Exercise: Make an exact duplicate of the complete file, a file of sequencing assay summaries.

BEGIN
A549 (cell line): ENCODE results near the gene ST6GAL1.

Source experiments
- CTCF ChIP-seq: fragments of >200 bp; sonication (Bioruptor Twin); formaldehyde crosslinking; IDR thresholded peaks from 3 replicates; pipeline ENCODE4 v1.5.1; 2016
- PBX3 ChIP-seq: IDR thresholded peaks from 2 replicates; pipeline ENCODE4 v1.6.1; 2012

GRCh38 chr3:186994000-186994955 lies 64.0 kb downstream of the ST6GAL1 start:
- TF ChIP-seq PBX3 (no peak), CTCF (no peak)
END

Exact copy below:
A549 (cell line): ENCODE results near the gene ST6GAL1.

Source experiments
- CTCF ChIP-seq: fragments of >200 bp; sonication (Bioruptor Twin); formaldehyde crosslinking; IDR thresholded peaks from 3 replicates; pipeline ENCODE4 v1.5.1; 2016
- PBX3 ChIP-seq: IDR thresholded peaks from 2 replicates; pipeline ENCODE4 v1.6.1; 2012

GRCh38 chr3:186994000-186994955 lies 64.0 kb downstream of the ST6GAL1 start:
- TF ChIP-seq PBX3 (no peak), CTCF (no peak)